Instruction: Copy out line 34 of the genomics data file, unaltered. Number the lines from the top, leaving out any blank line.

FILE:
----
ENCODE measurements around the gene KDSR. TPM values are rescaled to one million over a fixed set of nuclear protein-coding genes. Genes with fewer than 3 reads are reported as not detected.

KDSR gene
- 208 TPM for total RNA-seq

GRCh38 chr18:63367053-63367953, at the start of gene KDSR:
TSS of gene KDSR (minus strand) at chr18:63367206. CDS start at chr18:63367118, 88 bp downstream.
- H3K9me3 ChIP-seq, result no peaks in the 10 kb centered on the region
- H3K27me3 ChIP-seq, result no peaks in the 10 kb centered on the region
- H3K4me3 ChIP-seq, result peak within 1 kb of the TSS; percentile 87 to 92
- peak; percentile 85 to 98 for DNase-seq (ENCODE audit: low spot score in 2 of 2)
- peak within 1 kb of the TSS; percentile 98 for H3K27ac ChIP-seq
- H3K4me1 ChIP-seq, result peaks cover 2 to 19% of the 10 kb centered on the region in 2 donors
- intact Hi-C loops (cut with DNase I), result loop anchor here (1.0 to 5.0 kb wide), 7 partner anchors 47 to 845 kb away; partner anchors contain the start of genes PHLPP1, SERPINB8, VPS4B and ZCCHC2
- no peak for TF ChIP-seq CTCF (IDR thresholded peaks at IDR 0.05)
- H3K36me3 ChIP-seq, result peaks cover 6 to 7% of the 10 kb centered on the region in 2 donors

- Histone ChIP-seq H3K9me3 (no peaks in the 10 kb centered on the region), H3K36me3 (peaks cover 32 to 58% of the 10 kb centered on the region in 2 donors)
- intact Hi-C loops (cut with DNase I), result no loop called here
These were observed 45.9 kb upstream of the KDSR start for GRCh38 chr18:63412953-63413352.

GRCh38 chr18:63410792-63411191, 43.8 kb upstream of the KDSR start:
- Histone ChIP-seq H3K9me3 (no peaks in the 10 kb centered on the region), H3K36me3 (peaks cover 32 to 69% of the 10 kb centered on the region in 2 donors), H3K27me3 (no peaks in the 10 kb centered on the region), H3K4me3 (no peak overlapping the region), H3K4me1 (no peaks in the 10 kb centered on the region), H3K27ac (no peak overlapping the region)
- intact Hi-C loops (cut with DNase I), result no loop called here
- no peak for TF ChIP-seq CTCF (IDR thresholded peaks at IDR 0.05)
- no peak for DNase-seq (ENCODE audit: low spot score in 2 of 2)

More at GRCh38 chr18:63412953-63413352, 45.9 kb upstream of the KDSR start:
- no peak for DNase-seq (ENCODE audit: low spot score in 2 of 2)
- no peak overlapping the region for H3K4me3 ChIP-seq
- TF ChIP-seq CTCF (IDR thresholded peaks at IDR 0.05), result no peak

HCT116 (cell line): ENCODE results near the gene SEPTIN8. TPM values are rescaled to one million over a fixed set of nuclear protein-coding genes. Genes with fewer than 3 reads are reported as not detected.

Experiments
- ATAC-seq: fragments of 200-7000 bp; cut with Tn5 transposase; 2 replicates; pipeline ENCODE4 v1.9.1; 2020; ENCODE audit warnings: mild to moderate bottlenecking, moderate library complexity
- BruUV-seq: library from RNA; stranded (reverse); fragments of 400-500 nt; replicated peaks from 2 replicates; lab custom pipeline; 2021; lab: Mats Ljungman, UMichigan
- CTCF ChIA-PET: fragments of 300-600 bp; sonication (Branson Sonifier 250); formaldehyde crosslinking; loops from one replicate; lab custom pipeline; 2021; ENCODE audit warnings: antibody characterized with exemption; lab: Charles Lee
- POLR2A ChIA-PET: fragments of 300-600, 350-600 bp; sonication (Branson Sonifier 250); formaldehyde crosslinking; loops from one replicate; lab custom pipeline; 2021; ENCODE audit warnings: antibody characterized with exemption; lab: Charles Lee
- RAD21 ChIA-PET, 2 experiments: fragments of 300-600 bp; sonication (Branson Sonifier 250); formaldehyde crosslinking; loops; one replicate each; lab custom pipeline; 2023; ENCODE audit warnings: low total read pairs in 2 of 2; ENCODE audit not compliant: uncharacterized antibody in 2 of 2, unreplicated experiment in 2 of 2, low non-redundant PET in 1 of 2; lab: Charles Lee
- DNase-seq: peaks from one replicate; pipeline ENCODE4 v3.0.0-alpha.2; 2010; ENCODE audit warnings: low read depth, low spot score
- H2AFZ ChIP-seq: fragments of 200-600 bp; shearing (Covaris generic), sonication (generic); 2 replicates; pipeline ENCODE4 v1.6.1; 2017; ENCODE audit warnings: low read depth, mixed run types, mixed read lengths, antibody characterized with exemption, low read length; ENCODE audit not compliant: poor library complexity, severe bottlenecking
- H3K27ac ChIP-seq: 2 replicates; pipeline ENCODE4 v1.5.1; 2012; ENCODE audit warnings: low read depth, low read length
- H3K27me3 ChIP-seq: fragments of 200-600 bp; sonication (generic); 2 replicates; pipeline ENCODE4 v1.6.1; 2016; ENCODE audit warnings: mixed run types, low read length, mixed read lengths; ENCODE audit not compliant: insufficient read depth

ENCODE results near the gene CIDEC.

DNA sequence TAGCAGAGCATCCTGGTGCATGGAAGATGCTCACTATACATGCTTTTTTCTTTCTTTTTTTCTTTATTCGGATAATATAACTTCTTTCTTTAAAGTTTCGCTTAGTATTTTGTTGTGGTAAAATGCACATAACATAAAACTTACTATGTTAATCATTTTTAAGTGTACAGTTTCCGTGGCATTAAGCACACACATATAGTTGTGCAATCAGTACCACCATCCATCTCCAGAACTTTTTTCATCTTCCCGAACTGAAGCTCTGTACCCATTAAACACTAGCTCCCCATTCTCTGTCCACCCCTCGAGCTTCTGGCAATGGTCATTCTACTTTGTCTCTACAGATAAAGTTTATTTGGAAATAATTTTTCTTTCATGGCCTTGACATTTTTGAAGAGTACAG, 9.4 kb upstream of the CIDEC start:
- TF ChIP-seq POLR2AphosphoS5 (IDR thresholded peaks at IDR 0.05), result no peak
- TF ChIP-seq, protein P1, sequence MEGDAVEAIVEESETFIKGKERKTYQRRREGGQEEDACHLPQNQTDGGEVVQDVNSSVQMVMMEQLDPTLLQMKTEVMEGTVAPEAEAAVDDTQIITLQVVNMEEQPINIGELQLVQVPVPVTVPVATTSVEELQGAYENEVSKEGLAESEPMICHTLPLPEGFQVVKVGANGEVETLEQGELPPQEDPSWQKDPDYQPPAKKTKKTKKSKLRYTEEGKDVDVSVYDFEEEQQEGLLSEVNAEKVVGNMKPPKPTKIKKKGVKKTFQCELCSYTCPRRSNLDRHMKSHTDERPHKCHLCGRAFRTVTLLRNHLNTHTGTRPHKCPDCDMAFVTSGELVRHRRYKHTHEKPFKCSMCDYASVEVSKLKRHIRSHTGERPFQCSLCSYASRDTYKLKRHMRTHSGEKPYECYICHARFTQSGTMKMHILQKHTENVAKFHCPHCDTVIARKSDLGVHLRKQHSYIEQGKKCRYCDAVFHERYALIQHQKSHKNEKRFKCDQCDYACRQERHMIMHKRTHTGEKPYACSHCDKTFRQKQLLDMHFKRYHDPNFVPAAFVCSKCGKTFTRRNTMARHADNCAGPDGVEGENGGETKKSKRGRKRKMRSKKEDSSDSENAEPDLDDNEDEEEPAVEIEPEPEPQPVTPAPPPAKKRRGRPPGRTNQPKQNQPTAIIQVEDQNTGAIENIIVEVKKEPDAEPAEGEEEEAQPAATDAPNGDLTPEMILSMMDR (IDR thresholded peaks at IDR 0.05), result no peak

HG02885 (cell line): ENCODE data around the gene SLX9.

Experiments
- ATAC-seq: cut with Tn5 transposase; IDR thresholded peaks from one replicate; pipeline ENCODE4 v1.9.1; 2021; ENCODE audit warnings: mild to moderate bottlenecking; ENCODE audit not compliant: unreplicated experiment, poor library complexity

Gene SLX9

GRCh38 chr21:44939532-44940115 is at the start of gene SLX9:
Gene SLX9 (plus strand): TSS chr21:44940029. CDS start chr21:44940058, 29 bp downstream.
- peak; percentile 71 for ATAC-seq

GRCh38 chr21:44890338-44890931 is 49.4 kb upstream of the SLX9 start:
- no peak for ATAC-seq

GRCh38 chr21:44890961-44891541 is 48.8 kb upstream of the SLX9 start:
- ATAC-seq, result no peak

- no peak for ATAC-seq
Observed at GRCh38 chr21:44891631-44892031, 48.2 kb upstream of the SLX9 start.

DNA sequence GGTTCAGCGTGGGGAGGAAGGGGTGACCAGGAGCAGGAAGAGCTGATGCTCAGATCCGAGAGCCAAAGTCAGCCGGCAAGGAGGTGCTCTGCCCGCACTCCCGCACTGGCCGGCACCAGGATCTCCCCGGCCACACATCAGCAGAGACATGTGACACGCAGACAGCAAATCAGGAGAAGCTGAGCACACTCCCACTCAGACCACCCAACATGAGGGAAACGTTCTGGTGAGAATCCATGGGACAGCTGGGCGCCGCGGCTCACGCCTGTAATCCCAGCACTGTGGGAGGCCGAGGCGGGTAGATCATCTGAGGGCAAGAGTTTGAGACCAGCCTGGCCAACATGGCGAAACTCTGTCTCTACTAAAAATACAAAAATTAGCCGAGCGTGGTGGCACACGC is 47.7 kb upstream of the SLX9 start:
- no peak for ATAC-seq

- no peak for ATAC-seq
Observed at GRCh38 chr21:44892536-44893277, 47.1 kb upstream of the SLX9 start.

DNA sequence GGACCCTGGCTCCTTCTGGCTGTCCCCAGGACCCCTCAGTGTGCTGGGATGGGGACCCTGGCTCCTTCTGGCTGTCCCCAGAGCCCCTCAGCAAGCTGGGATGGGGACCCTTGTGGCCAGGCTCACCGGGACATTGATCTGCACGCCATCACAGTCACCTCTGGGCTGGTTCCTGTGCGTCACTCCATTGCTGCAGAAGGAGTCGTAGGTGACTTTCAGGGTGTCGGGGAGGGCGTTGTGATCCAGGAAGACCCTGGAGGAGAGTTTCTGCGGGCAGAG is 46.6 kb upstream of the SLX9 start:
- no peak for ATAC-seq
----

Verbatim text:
- DNase-seq: peaks from one replicate; pipeline ENCODE4 v3.0.0-alpha.2; 2010; ENCODE audit warnings: low read depth, low spot score